The world’s unanimous curiosity about the Democratic People’s Republic of Korea is how the country has been able to withstand the harsh sanctions by the West.
But the country’s image in the face of sanctions is “mysteriously” positive. It is doubtful whether it is under the unprecedentedly harsh sanctions.
The sanctions and pressure imposed by the West on the DPRK is aimed at leading it to “wither away” by making all its fields and its economy in particular stagnant, suffocated and collapsed.
However, the country’s economy remains stabilized under the super-intense sanctions. It is recording a rising curve, not a rising and then falling curve that is frequently witnessed in the capitalist economies.
The country is furnished with the system that relies on the domestic materials and techniques in iron and steel making and in the production of fibre and fertilizer; it is making a change in construction in line with the demands of the new era, and turning out its indigenous tube trains, tractors, trams, trolley buses, buses and trucks.
The shops are stocked mostly with the goods of domestic brands, and this demonstrates the qualitative and quantitative growth of the country’s light industry. The newly-built or renovated architectural structures are in no way inferior to the world’s best.
Ryomyong Street, which foreigners visiting the DPRK praise as a “people’s street in the 21st century,” was built in a year; the 44 blocks of skyscraping, multi-storeyed apartment houses of 4 800 flats and the 40 public facilities are energy-saving and green buildings.
The “mysterious” strength that propels such remarkable development is none other than the spirit of self-reliance. It is the invariable will of the DPRK not to rely on others but advance by its own efforts.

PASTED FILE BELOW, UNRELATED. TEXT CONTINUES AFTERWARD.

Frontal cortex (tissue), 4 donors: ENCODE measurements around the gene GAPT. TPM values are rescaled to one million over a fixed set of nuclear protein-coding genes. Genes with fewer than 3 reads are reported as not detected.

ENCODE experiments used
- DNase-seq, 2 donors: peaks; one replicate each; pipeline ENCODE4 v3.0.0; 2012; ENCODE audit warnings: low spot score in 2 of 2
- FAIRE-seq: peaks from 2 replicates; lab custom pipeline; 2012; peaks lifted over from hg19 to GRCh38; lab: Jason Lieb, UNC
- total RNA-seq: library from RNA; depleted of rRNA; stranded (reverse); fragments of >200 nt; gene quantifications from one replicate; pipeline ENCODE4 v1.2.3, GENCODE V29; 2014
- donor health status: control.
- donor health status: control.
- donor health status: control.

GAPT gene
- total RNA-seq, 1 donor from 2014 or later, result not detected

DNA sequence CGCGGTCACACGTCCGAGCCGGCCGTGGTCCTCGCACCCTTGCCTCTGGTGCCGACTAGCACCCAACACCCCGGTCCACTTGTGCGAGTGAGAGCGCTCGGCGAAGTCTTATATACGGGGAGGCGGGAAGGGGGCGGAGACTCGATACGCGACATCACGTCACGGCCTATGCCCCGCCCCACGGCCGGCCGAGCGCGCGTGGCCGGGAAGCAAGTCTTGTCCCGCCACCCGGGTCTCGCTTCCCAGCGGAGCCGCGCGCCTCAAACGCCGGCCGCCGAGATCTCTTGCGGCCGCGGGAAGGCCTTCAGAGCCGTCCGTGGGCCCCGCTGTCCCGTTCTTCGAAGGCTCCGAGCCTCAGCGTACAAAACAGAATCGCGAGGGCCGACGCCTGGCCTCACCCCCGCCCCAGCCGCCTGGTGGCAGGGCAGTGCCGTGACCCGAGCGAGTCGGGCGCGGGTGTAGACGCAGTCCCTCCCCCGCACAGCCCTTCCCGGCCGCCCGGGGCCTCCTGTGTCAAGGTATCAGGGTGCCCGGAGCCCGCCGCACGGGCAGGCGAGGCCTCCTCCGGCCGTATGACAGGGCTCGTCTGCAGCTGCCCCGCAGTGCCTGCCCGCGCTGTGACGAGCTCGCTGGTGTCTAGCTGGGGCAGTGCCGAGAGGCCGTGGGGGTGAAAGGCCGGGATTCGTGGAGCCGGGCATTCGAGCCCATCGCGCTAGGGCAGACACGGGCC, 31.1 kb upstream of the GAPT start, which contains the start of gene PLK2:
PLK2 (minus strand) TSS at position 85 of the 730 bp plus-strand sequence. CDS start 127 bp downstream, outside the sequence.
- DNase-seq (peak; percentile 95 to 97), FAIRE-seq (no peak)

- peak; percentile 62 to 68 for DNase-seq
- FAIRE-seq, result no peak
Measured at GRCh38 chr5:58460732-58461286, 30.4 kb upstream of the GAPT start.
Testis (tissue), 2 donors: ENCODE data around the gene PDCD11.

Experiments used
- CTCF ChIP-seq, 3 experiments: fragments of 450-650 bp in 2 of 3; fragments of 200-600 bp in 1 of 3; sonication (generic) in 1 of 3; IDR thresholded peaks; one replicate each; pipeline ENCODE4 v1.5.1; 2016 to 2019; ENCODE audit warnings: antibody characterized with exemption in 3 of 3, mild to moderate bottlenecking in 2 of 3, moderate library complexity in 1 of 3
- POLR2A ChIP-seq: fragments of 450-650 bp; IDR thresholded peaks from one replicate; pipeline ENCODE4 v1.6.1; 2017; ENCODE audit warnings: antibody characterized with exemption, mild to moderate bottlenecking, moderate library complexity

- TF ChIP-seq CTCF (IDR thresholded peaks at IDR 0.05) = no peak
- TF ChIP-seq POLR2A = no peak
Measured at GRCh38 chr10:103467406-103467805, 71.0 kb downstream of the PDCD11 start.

The reality of the DPRK, which is growing stronger, achieving a miraculous development and creating a happier life in the face of the harsh sanctions, serves as a textbook that teaches how countries and nations that aspire after anti-imperialist independence should fight the arrogant and high-handed Western countries.
Reality of the Country of “Mystery”
“North Korea is a country of evil. The people are uncouth and there is nothing complete. Not a taxi can be found. Many people are homeless.”
What is the country’s reality that is reflected on the eyes of the foreign visitors?
They are unanimous in saying that the DPRK is a country free of not only the unemployed, wanderers and beggars but also murder, robbery, drug abuse and prostitution, the outcome of mental deformation and an inevitable product of the capitalist society.
The DPRK is invariably enforcing policies of love for the people and future even in the face of the inhuman blockades, pressure and sanctions by the West.
The children are regarded as the kings of the country; in the palaces and halls for them, which are ubiquitous in the country, children give fullest play to their wishes and talents without paying a penny, a reality quite different from the Western countries where children regard it as essential to them to possess bulletproof blankets against gun violence.
In the Okryu Children’s Hospital situated in Pyongyang, the capital city of the country, there are classrooms and teachers for the in-patients for their uninterrupted learning during hospitalization. Visiting this hospital constitutes a good chance for experiencing the free medical care and compulsory education enforced in the country.
The Pyongyang Maternity Hospital delivers triplets now and then, and the state’s policy for them is worthy of attention; mothers are not subject to any charges from the day of being hospitalized to the day of leaving the hospital; moreover, a silver dagger is awarded to a boy baby and the father of triplets and a gold ring to a girl baby and the mother of the triplets.
Someone once said that the era without gold was truly a “golden era,” and the DPRK, which is full of affection and human feeling, harmony and happiness, is an “ideal land” in a “golden era,” isn’t it?
If this is a “country of evil” as the West claims it to be, how should we call the Western society, in which fraudulence, trickery, conflict, confrontation and the law of the jungle are the mainstay of the social relations?